Here's the Scenario
Your horse is limping and upon investigation, you discover an object lodged in their hoof. This object could be a nail, screw, wood bedding, a piece of gravel or whatever other debris that your horse has stepped across. Regardless of how quickly you discover the puncture wound, you must understand that once the object or piece of debris enters the hoof, so has bacteria. All puncture wounds should be treated as a medical emergency because they can threaten the career or even the life of your horse.
When encountering a puncture wound, it's important to remind yourself not to panic. It's common for your first instinct to be to remove the object. However, make your first move a phone call to us. Let our veterinarians instruct you on exactly how to handle the situation. In most cases, it's best for the veterinarian to remove the object or debris. Radiographs taken on site with the nail in place are helpful in determining the angle of entry, the depth of penetration and if the object affected critical synovial structures.
If you have already removed the object make sure to save it and note the exact location of removal. Snapping a quick photo for the veterinarian can also be helpful. For wounds that penetrate deeper structures, immediate and aggressive treatment is necessary. The horse will be placed on antibiotics and trailered to our clinic for advanced surgical and medical techniques.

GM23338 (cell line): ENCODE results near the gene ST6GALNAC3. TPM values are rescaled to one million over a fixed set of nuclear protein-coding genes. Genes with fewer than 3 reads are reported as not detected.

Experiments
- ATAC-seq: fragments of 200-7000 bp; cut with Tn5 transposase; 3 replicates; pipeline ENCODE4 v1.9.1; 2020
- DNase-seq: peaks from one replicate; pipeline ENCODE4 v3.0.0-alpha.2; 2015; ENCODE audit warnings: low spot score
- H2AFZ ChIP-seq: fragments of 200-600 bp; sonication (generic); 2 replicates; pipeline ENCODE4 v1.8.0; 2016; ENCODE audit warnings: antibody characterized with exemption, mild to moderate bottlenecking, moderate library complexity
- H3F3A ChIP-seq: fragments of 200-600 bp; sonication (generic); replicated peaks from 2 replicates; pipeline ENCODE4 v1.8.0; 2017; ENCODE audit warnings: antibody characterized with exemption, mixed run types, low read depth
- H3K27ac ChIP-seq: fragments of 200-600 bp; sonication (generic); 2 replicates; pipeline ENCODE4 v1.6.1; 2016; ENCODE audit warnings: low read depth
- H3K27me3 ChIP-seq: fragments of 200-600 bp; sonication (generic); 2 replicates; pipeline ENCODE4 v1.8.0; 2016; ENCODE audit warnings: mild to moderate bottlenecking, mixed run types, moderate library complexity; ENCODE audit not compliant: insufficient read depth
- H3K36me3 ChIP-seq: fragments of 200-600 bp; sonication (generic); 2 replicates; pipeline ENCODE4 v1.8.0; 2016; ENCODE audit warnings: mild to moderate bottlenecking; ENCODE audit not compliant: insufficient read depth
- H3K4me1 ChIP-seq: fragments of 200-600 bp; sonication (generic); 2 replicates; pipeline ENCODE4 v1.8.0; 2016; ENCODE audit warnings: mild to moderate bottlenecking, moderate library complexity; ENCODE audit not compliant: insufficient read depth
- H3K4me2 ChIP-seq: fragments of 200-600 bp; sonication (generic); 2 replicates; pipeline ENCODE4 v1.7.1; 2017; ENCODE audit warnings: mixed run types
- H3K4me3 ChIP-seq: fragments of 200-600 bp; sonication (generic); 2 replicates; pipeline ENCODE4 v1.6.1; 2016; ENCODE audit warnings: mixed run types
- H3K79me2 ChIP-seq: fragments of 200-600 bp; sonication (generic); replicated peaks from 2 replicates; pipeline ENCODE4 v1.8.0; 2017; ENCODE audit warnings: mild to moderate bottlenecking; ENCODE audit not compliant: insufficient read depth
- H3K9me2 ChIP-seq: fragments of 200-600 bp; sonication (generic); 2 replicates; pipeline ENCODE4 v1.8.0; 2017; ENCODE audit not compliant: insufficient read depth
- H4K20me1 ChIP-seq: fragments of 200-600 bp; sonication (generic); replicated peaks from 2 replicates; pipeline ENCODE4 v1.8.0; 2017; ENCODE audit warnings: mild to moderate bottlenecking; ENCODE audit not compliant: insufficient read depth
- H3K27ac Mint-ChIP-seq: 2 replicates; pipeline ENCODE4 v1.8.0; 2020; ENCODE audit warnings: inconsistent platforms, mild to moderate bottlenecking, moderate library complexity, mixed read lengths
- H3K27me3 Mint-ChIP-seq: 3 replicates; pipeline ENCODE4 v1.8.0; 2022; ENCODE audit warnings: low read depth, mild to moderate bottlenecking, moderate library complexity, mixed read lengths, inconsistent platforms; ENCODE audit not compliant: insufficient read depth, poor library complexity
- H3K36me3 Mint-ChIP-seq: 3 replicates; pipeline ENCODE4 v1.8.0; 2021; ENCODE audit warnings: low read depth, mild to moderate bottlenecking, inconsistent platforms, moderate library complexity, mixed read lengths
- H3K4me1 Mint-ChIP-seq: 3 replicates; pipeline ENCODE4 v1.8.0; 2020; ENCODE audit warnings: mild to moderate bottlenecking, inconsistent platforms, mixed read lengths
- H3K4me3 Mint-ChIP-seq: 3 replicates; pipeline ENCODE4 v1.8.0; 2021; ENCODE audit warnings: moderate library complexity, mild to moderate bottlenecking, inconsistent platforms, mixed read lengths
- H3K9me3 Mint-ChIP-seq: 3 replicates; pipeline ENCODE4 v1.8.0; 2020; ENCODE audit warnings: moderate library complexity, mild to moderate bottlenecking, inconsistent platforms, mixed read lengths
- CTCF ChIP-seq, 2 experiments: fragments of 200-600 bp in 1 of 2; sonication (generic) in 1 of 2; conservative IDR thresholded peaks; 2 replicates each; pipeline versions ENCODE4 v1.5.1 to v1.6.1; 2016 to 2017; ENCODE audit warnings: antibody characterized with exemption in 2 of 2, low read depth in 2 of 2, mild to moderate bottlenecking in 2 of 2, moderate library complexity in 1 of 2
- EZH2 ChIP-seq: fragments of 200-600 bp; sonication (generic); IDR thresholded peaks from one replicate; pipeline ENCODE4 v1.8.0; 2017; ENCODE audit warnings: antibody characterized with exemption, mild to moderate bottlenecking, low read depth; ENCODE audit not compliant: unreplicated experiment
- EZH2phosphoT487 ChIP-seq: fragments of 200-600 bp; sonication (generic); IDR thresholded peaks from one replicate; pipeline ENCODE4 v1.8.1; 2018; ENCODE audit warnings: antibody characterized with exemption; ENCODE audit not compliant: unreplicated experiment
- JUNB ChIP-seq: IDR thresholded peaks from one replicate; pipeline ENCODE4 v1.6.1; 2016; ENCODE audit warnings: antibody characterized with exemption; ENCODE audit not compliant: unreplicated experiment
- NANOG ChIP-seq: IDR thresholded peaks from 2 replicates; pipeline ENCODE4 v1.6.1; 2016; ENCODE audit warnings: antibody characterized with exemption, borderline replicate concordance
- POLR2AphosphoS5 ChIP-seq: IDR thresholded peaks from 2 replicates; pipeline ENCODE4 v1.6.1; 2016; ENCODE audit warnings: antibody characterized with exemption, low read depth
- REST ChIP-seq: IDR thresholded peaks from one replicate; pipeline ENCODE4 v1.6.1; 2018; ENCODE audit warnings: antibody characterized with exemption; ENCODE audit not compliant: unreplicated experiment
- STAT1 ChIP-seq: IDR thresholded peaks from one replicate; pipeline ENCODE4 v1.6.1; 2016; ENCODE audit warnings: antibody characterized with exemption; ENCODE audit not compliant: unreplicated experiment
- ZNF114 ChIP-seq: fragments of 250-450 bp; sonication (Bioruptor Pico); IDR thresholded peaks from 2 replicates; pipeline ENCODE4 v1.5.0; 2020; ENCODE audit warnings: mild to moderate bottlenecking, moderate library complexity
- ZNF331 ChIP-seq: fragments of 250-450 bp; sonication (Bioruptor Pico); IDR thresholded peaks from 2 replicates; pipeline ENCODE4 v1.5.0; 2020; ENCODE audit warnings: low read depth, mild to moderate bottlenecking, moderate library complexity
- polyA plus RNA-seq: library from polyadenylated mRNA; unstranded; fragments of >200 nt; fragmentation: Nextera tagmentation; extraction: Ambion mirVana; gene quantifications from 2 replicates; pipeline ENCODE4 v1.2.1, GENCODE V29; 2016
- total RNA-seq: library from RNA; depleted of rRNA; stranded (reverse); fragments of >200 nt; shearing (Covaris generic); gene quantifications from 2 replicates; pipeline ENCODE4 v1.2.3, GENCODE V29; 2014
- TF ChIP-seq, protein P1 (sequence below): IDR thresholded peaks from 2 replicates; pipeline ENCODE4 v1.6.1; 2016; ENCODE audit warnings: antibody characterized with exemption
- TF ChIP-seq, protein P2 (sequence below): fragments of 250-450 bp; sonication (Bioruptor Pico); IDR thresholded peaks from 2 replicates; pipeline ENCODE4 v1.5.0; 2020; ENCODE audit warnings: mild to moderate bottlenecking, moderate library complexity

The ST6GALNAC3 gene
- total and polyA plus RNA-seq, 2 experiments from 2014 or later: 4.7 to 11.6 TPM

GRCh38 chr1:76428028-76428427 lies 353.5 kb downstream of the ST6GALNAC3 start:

Did You Know?
A horse's foot contains 2 important synovial structures - the navicular bursa and the coffin joint. When healthy, these structures permit free and easy movement of the joint. In an average size horse, the navicular bursa is only 3 cm (just over an inch) from the sole of the hoof - it's even less in a pony! It doesn't take much for a nail or object to puncture the bursa. If the navicular bursa or coffin joint is punctured, potentially life-threatening infection (synovial sepsis) almost alway occurs.
Street Nail Procedure:
In most cases, soreness and lameness is not visible until several days after the nail (or other debris) is removed from the hoof. Even though the object is removed, the bacteria that entered is still present and leads to infection and painful pressure.
As stressed before, infections of the navicular bursa or coffin bone must be treated early and aggressively. In the case pictured, the horse underwent a street nail procedure for a navicular bursa infection.
The entry tract of the nail was located and a regional limb perfusion was performed. This delivered a high concentration of antibiotics to the navicular bursa. Surgical flushing of the navicular bursa (lavage of the navicular bursa) and intensive antibiotics were also required for treatment.
A swab was taken for culture to determine what antibiotic would be most effective. Aggressive veterinary treatment led to the successful outcome of this case.